Publications by authors named "Kimberly S Topp"

20 Publications

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Predictive factors of academic success in neuromusculoskeletal anatomy among doctor of physical therapy students.

Anat Sci Educ 2022 Jun 2. Epub 2022 Jun 2.

Department of Physical Medicine and Rehabilitation, Miller School of Medicine, University of Miami, Miami, Florida, USA.

Predictors of academic success in anatomy have been studied, but not in Doctor of Physical Therapy (DPT) students. The objectives of this study were to (1) explore predictors of academic success in a DPT anatomy course, (2) evaluate sex-based differences in the predictors of academic success and their influence on anatomy course grade, and (3) investigate the influence of the DPT anatomy course on visual-spatial ability. Forty-nine DPT students completed a demographic questionnaire, Learning and Study Strategies Inventory (LASSI), and Mental Rotations Test (MRT) before the ten-week anatomy course (MRT-1) and repeated the MRT at the end of the course (MRT-2). Anatomy course grade was determined based on quizzes and written and practical examinations. Multiple regression analysis showed significant associations between the predictor variables age (p = 0.010) and the LASSI anxiety subscale (p = 0.017), which measures anxiety coping, with the anatomy course grade. On the MRT-1, male DPT students attempted and correctly answered more questions than females (both, p < 0.0001). Female students had higher LASSI self-regulation and use of academic resources subscale scores (both, p < 0.05). In the 44 DPT students that completed the MRT-2, the number of correct and attempted responses increased following the anatomy course (p < 0.0001). Age and anxiety coping, but not sex, are predictors of anatomy course grades in DPT students. Mental rotations test scores improved following the anatomy course. The LASSI should be used in other cohorts to identify students with low anxiety subscale scores in order to provide targeted support.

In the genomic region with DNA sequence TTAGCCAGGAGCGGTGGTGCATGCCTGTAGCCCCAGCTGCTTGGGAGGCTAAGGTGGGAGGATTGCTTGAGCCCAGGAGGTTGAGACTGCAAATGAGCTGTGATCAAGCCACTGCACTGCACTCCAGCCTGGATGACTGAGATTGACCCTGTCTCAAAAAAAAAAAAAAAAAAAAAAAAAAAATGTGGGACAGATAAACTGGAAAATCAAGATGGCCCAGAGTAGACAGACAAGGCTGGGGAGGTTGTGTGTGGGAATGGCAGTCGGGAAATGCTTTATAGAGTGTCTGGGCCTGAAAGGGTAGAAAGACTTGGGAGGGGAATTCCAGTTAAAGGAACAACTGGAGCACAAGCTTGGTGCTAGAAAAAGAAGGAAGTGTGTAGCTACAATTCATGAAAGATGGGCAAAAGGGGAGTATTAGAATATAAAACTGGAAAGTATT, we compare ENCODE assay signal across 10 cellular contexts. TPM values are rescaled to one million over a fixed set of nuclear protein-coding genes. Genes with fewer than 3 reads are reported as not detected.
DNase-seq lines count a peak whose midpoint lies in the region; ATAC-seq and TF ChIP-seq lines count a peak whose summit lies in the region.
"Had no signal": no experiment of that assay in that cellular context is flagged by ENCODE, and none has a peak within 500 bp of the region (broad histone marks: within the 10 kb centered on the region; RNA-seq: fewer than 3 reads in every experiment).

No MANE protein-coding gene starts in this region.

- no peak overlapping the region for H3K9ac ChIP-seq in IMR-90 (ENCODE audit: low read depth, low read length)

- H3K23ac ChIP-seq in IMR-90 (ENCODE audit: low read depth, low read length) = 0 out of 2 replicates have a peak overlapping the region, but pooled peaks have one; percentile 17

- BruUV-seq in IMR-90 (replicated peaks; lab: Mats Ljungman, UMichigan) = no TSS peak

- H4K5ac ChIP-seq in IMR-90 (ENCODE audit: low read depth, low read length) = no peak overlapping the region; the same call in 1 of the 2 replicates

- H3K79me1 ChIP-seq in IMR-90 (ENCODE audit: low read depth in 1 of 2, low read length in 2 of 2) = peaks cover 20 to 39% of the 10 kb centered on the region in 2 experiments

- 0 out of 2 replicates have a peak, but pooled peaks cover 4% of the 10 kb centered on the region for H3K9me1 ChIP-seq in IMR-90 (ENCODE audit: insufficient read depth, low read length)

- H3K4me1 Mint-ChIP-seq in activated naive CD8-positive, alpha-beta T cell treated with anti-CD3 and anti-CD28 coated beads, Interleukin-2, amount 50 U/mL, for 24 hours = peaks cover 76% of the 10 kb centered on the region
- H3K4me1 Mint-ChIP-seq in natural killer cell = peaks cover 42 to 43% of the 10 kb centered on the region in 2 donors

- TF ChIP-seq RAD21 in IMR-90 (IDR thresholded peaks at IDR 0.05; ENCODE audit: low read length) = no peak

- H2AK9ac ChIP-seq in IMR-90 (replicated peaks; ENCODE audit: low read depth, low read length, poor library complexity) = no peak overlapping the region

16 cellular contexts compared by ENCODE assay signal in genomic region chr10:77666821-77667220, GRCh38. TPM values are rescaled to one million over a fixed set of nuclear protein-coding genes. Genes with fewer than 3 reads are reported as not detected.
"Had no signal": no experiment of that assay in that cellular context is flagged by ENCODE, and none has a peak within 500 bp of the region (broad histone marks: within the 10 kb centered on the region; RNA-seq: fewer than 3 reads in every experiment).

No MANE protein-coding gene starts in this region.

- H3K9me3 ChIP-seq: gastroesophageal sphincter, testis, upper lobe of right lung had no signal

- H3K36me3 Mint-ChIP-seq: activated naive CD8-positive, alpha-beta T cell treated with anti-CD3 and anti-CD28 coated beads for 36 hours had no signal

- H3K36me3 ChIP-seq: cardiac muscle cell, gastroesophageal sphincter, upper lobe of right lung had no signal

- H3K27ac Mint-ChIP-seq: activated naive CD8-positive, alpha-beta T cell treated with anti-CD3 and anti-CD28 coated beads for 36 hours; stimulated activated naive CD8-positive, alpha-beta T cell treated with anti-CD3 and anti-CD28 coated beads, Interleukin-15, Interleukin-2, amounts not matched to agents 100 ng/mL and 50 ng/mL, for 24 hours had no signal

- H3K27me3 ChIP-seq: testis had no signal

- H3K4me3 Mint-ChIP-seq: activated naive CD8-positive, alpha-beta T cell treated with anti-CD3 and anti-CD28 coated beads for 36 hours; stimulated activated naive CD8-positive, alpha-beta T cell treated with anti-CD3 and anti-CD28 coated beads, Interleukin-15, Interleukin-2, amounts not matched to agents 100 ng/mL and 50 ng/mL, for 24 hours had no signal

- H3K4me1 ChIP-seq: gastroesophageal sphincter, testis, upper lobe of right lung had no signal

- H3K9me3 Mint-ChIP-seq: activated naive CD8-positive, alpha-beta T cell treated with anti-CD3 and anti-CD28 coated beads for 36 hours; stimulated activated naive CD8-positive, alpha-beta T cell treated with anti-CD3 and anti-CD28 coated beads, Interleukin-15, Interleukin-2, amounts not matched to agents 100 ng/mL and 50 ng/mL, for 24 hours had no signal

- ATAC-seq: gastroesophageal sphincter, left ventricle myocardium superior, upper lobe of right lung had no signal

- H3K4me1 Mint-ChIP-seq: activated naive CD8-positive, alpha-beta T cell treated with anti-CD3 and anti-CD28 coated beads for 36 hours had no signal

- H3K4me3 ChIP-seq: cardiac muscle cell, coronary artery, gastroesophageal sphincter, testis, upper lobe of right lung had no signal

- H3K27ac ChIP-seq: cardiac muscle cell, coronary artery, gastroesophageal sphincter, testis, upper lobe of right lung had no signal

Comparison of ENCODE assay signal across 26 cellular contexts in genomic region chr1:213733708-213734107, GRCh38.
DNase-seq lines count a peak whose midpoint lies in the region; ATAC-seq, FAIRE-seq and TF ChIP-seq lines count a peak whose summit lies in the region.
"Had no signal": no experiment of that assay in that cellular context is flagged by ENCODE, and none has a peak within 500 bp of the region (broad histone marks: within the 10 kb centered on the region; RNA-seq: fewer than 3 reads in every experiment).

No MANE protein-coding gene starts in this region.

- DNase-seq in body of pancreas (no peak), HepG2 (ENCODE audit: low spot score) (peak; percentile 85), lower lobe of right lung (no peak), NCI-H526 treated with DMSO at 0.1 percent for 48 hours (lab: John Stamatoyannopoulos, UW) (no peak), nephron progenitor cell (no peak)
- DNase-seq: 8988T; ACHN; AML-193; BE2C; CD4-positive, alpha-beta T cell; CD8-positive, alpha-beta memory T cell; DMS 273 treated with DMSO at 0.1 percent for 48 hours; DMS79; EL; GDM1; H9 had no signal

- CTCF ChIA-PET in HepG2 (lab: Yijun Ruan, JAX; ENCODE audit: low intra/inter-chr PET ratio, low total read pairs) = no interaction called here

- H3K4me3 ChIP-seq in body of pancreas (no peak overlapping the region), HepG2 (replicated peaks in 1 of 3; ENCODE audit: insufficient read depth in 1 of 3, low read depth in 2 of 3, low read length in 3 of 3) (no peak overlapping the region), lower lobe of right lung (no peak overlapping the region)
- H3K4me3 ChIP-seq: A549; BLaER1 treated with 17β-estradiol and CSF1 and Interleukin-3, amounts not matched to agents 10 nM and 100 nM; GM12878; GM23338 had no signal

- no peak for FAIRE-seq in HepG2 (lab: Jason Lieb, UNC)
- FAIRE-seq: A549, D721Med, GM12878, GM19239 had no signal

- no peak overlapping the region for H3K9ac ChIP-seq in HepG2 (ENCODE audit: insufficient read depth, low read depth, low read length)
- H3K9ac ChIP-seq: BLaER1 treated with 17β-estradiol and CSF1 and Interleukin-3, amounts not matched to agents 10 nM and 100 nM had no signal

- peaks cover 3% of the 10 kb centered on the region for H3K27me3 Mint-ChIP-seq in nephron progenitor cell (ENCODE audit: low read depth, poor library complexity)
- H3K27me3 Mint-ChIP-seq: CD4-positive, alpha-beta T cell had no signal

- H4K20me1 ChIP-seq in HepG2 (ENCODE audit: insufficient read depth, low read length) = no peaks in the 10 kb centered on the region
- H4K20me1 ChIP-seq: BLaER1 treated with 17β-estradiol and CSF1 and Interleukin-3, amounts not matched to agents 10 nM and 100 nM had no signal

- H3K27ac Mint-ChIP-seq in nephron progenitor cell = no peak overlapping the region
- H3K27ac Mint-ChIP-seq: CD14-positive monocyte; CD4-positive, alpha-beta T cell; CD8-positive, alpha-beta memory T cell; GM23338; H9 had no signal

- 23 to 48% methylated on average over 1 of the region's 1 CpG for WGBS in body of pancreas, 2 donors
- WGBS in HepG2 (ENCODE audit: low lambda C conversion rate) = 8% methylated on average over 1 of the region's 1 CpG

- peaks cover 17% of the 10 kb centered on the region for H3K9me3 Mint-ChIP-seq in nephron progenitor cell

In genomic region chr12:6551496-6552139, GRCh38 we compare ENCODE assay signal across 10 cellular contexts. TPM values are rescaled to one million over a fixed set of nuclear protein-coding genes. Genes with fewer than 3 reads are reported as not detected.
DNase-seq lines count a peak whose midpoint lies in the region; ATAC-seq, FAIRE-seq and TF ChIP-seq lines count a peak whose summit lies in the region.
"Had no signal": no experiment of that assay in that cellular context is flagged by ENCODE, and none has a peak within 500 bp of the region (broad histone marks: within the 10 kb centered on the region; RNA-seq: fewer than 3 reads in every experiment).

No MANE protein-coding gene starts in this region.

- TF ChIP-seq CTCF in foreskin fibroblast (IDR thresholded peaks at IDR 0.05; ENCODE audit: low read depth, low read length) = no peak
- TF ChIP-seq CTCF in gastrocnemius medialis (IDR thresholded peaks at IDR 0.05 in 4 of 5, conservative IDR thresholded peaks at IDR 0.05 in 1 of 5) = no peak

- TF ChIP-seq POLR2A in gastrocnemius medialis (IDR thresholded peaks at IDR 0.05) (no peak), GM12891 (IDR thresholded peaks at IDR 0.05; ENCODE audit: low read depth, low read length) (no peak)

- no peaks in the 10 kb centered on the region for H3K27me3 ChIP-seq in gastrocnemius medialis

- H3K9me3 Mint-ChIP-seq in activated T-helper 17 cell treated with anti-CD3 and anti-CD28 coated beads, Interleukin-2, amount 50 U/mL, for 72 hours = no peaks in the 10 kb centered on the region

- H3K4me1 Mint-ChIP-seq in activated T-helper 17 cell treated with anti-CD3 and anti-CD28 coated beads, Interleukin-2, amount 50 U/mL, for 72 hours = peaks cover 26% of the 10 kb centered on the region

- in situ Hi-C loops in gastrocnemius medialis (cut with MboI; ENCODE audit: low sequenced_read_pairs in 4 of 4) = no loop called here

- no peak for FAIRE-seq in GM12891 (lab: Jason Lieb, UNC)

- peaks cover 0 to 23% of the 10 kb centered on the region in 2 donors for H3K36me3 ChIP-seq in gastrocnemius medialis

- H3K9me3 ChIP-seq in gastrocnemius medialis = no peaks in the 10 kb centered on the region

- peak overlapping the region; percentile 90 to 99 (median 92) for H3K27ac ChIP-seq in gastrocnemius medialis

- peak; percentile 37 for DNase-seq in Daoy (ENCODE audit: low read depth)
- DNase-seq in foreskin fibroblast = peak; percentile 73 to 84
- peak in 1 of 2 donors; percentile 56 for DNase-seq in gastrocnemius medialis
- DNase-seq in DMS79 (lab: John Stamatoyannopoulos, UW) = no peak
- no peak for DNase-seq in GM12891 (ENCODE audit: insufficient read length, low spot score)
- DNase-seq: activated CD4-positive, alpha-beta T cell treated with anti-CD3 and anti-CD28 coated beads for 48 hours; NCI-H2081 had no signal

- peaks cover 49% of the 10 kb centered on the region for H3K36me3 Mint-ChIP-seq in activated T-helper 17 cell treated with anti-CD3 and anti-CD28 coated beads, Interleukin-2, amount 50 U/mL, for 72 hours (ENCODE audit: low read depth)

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http://dx.doi.org/10.1002/ase.2202DOI Listing
June 2022

The imperative for scientific societies to change the face of academia: Recommendations for immediate action.

Anat Rec (Hoboken) 2022 04 21;305(4):1019-1031. Epub 2021 Aug 21.

Department of Physical Therapy and Rehabilitation Science, University of California San Francisco, San Francisco, California, USA.